The Pioneer

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The Pioneer

The Pioneer

An Interview With Ms. Binns & Mr. Thompson

Mr. Thompson and Ms.Binns share their perspectives on the African- American read-in’s significance and impact.

Following the 30th annual African American Read-In at West Orange High School, Mr. Thompson and Ms.Binns shared their perspectives on the event’s significance and impact.

Mrs. Binns, one of the event organizers, emphasized the Read-In’s broader scope beyond slavery, highlighting the importance of celebrating Black excellence: “It moves beyond just the scope of slavery and looks at Black excellence in the arts. In the humanities and film and music in all various genres of life.” She underscored how the goal of the event was to showcase a diverse range of authors, voices, and perspectives, encompassing both triumphs and challenges within the African American experience.
Building upon Mrs. Binns’ comment, Mr. Thompson, her co-organizer, emphasized the intrinsic link between African American culture and American popular culture. “the idea of the African American reading is to celebrate as wide a variety of authors of the voice of perspectives as possible as Ms. Binns mentioned, we are spending a over 400-year history of African Americans living in the United States and V pieces that we select and that our students bring to the fore and they try to again encompass the entire range of those possibilities of those triumphs of those accomplishments. We’d like to not necessarily put a positive spin on things, but I emphasize both The Good, the Bad, and the ugly. We want a little bit of everything in our region.”
Expanding on the conversation, both librarians discussed how African American literature has evolved and its influence on contemporary literature. Both noted a growing trend toward more substantial, more diverse characters and narratives, reflecting a broader spectrum of experiences and identities.

In response to how the African American read-in started, Ms. Binns acknowledged that “the read-in started actually before I came to the high school. This is my third year at the high school. Um, and it was just a group of us. It started within the library, and it started with a very small cohort of classes, mainly with the ELA classes. Students would either bring prepared pieces, or they would provide pieces for students to read. They would showcase music, different famous African Americans, and black excellence in that way. We’ve it to make it more of a region in which students are choosing either lyrics, short stories, or poetry that they have written themselves or are inspired by other authors and are reading it themselves in creating a voice where they may not necessarily feel as though they have a voice. We were very surprised by those who chose to read and would not necessarily volunteer to read in a typical classroom, but this gave them a voice and an opportunity, an opportunity to really express themselves, and I think that made this such a successful day.”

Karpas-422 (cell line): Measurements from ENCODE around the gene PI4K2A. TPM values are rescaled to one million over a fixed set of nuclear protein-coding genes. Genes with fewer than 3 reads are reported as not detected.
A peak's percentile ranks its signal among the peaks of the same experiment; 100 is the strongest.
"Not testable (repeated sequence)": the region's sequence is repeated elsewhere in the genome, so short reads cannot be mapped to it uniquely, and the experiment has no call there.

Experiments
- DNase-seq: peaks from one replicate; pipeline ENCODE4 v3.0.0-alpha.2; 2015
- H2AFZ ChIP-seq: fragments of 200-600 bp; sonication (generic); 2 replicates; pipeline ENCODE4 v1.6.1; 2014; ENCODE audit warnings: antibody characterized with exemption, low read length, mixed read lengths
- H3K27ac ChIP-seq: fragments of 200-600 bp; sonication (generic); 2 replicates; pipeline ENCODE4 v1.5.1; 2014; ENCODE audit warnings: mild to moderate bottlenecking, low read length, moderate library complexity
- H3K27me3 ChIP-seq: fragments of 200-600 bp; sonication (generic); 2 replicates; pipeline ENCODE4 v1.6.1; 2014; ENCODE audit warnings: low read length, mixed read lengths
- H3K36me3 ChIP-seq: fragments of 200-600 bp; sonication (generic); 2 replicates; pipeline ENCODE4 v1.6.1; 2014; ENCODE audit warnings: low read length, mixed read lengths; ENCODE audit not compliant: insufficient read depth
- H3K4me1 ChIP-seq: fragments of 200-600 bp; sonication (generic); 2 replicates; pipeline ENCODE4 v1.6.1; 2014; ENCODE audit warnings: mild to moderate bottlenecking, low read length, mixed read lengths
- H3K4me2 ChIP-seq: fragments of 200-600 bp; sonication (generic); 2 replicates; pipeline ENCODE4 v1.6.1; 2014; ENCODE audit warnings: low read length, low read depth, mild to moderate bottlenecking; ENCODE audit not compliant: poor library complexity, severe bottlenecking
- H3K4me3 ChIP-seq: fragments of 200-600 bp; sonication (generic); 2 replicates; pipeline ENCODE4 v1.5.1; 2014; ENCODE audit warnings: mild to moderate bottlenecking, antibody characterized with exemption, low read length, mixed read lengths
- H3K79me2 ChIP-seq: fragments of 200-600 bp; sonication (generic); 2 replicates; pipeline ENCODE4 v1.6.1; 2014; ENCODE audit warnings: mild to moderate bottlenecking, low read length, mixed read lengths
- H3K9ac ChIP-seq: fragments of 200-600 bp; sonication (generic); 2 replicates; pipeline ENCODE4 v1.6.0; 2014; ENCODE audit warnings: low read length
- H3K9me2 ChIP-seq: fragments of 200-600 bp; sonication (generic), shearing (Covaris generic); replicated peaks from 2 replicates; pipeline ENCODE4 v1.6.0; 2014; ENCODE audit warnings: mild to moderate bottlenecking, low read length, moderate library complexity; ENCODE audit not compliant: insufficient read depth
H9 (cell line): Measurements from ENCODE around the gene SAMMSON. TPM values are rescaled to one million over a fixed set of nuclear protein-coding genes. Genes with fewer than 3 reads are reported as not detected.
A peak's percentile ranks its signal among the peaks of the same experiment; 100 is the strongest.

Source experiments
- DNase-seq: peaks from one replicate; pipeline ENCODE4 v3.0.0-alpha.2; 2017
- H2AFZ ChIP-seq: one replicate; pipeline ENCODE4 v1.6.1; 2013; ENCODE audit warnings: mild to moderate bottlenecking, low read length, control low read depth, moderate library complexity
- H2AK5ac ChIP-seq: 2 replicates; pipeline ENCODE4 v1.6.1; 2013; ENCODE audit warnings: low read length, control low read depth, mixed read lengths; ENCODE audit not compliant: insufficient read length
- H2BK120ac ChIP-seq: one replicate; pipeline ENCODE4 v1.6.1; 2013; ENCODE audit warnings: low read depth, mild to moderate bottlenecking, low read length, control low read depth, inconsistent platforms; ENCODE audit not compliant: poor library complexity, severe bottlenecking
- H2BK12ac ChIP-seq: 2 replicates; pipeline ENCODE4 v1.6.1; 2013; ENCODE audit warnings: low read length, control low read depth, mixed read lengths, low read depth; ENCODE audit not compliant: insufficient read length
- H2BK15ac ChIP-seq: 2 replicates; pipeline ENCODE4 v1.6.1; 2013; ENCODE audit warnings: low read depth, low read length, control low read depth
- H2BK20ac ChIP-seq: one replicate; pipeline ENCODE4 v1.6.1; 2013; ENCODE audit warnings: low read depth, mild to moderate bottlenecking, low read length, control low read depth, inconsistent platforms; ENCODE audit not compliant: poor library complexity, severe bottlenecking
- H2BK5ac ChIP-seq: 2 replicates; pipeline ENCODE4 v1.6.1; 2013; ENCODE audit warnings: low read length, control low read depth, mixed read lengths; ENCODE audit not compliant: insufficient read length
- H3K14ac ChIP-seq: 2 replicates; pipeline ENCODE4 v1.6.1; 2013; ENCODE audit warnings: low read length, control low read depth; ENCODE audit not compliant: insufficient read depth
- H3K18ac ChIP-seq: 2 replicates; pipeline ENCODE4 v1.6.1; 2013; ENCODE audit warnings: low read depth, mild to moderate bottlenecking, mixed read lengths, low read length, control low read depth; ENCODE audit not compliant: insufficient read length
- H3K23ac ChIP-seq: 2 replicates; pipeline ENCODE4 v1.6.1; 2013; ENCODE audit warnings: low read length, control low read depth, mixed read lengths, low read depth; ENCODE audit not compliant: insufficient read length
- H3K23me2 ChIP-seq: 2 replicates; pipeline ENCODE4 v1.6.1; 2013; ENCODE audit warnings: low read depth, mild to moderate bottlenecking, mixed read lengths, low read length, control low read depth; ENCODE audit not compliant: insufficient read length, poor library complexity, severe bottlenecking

Mr. Thompson enthusiastically added, “We were just flattered to inherit this wonderful tradition. And we have tried to put our own spin on it. One of the things that we tried to do in the LMC is to be truly interdisciplinary. So [we] welcome[d] teachers from all different subject areas and students from all different backgrounds into a shared space where we can encounter one another in a way that’s academically informed. But that also makes a point of emphasizing our own unique perspectives and identities. One of the wonderful things about our approach to the reading because it is so participatory. We get to hear a lot of student voices that, much like some of those own voices authors that we alluded to, during that last question might otherwise be lost. These are not necessarily the students who are always raising their hands, speaking out, and doing their utmost in the classroom. But when they have this new venue, and they have a different environment, we find that some unexpected voices tend to thrive and, in fact, don’t necessarily crowd out the others but make a contribution that elsewhere is very lacking. Once you hear them, you don’t want them to go back to being quiet”
In response to questions about how they selected the pieces of literature for the Read-In, they both emphasized their commitment to showcasing a wide variety of poems and pieces that celebrate Black excellence and resilience. “we wanted to have a wide variety of poems, not just poems. That focuses on the negatives that are typically written from past perspectives. We wanted to have poetry that highlights black excellence, and looking at colorism in such a positive light, looking at African Americans in such a positive way, I’m looking at the success within the population. And there are so many different directions in which it can be taken. You do have to highlight the past in order to look into the future. So we had some poems that did highlight the past, but at the same time, some of these themes that you see in the past still are seen today.”

Reflecting on the Read-In’s impact, organizers shared anecdotes of students finding their voices and expressing themselves in ways they might not have in a traditional classroom setting. The event serves as a platform for students to explore their identities, share their stories, and engage in meaningful literature pieces about race, identity, and representation.
As the interview concluded, both librarians expressed their gratitude for inheriting and evolving the Read-In tradition.

They emphasized the importance of fostering an inclusive space where students and teachers from diverse backgrounds can come together to celebrate African American literature and culture.

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